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Faces of Modern CFO's
Cap Table Management

LLCs and Equity: A Crash Course for Private Companies

Zohaib Khalid


September 29, 2023

Limited Liability Companies (LLCs) handle equity in a distinct manner compared to corporations. While corporations issue shares of stock to represent ownership, equity in an LLC is typically divided into membership units.

What are membership units and what does it mean for LLCs? Find out in this crash course designed to outline some of the key aspects of equity ownership in LLCS.

Membership Units

LLCs issue membership units, also known as membership interests, to represent ownership in the company. These units grant individuals or entities a stake in the company's ownership and financial interests. Membership units are similar in concept to shares of stock in a corporation but come with more flexibility in terms of ownership structure and distribution of profits and losses.

Ownership Percentage

The ownership percentage of a member in an LLC is typically proportional to the number of membership units they hold. For instance, if a member holds 30% of the membership units, they generally have a 30% ownership interest in the company.

Operating Agreement

LLCs create an operating agreement, which is a legal document outlining the structure, management, and operations of the company. The operating agreement details how membership units are allocated, the rights and responsibilities of members, the distribution of profits and losses, and other essential aspects of the company's functioning.

Voting Rights

Membership units in LLCs often come with voting rights, allowing members to participate in key company decisions. Voting power is typically proportional to ownership percentage, but the operating agreement might define specific voting rules and thresholds.

Profits and Losses  

Similar to shares in a corporation, membership units entitle the holder to a portion of the company's profits and losses. LLCs have flexibility in how they allocate these financial distributions, and it's usually outlined in the operating agreement.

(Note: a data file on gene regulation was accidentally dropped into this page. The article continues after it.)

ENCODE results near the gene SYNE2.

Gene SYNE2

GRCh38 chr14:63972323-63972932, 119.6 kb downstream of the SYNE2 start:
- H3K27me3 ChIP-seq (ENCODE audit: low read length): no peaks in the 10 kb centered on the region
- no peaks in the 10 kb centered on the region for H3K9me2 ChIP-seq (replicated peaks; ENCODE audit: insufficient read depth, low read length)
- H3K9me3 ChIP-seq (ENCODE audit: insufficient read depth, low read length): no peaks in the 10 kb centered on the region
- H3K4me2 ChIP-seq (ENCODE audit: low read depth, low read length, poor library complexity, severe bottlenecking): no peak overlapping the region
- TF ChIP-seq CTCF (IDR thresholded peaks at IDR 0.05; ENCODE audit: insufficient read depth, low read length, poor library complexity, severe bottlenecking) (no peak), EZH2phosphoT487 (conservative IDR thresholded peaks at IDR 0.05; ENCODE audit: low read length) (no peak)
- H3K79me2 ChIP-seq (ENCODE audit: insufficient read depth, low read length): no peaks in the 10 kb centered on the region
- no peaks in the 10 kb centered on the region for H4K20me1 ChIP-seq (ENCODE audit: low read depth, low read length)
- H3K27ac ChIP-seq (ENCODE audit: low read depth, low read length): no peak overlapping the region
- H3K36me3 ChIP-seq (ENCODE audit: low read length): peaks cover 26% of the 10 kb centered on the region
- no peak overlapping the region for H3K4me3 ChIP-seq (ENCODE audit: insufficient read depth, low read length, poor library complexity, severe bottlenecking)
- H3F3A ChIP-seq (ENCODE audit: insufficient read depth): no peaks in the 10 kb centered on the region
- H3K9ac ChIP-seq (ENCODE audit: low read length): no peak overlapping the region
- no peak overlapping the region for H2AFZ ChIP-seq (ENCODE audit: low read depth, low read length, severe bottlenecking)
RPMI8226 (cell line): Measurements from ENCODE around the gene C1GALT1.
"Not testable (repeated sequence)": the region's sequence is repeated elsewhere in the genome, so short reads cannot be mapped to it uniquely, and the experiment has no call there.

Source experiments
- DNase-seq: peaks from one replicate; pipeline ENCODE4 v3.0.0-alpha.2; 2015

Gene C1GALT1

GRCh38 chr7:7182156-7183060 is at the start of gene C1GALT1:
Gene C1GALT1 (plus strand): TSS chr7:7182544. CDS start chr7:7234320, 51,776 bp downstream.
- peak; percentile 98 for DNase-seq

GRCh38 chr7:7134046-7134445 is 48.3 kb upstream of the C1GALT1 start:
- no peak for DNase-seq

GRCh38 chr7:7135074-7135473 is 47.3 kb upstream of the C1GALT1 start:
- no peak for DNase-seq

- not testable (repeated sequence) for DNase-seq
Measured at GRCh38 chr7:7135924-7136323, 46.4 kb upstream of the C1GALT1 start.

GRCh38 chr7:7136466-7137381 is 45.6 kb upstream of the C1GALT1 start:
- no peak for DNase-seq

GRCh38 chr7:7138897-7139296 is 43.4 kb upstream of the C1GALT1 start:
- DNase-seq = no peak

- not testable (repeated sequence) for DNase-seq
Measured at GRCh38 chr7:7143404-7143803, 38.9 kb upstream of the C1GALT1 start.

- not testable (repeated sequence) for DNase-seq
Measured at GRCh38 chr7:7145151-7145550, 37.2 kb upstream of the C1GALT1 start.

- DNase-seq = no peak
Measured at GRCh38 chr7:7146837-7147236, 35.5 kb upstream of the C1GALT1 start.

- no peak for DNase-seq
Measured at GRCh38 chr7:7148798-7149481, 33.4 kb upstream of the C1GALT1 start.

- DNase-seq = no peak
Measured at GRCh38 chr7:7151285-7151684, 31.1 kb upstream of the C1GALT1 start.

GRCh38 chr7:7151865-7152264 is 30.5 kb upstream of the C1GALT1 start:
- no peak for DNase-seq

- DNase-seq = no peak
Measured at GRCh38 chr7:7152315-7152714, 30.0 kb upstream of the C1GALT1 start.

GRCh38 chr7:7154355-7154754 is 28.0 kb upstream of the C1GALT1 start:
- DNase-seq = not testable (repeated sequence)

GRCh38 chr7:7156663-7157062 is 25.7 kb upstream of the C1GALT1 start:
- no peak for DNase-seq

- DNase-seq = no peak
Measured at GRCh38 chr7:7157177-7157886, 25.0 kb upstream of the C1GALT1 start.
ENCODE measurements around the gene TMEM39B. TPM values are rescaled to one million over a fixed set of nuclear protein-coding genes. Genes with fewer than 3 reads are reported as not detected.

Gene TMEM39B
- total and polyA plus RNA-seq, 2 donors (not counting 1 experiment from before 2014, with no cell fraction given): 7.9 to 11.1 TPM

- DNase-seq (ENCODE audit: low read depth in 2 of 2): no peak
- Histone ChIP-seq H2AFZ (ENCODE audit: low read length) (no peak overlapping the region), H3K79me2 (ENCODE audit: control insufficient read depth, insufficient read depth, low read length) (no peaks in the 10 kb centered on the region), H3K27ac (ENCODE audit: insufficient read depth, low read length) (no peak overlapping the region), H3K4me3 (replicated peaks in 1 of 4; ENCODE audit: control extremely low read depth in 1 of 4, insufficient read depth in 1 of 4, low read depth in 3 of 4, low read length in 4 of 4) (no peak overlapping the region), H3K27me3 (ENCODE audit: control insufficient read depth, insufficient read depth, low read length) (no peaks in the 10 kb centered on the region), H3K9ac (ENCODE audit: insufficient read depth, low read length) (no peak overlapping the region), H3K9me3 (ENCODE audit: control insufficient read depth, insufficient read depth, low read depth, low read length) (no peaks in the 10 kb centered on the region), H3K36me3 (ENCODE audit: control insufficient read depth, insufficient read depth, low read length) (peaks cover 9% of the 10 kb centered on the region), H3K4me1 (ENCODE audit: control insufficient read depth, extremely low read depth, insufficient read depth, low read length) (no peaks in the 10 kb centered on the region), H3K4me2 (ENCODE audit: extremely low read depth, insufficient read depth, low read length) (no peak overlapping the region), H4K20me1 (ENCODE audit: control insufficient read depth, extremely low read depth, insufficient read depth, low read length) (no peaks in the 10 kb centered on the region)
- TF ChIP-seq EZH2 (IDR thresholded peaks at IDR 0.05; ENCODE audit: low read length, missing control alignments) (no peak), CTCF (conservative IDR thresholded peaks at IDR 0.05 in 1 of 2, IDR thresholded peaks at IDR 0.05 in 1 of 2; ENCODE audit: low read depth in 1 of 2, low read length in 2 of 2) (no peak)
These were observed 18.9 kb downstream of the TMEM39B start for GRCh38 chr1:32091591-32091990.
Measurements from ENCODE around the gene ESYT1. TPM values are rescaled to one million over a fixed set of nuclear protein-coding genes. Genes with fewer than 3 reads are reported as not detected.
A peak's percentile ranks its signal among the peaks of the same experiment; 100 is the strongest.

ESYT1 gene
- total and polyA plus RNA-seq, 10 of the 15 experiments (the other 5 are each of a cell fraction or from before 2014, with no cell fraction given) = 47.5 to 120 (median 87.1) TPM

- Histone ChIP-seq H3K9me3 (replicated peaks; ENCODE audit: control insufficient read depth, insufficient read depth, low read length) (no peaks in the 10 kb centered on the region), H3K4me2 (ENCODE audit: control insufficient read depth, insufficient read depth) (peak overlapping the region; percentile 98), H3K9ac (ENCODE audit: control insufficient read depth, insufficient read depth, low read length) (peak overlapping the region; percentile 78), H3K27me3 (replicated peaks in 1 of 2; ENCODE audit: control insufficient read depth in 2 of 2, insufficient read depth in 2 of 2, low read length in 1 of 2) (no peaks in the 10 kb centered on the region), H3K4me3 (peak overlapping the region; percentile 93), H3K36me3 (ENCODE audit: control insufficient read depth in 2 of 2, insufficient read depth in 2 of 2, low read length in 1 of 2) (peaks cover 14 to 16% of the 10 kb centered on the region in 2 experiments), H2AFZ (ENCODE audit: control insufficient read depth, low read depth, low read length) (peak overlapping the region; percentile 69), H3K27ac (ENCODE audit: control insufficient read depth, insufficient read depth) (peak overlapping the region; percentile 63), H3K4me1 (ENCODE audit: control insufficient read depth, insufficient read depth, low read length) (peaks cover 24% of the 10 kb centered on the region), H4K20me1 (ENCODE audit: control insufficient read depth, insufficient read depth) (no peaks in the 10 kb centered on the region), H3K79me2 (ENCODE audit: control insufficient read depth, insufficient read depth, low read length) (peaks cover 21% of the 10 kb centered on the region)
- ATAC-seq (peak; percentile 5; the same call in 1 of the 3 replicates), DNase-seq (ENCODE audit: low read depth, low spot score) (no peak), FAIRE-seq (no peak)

Transferability and Buy-Sell Provisions

The transferability of membership units is typically governed by the operating agreement. Some LLCs place restrictions on transferring membership units to maintain control and prevent unwanted external ownership. Buy-sell provisions can be included to regulate how membership units can be bought or sold among existing members.

Capital Contributions

Members might be required to make capital contributions to the LLC based on their ownership percentage. These contributions could be in the form of cash, property, or services.

Limited Liability Protection

One of the primary benefits of LLC ownership is limited liability protection. Similar to corporations, LLC members' personal assets are generally shielded from the company's liabilities and debts.

Equity Compensation

LLCs can use various equity compensation tools such as Profits Interest Units (PIUs), Membership Units, and Phantom Equity to incentivize employees, managers, or other participants. These instruments allow participants to share in the future profits and appreciation of the company without granting actual ownership.

Tax Flexibility

LLCs offer flexibility in terms of taxation. By default, LLCs are treated as pass-through entities, where profits and losses flow through to the members' personal tax returns. However, they can elect to be taxed as corporations if it aligns better with their financial goals.


LLCs handle equity through membership units, providing a flexible and customizable ownership structure. The operating agreement defines ownership percentages, voting rights, financial distributions, and other key aspects. This approach allows LLCs to tailor their equity handling to their unique needs while offering members both ownership and limited liability protection.


Disclosure: The information provided in this blog post is intended for informational purposes only and should not be construed as legal, financial, or tax advice. While we strive to provide accurate and up-to-date information, tax laws and regulations are subject to change, and the application of tax laws can vary depending on individual circumstances. This blog post does not constitute professional advice, and it is recommended that you consult with a qualified tax professional, accountant, or financial advisor for personalized guidance regarding your specific tax situation. Always rely on the advice of a qualified professional who is aware of your unique circumstances and can provide advice tailored to your needs.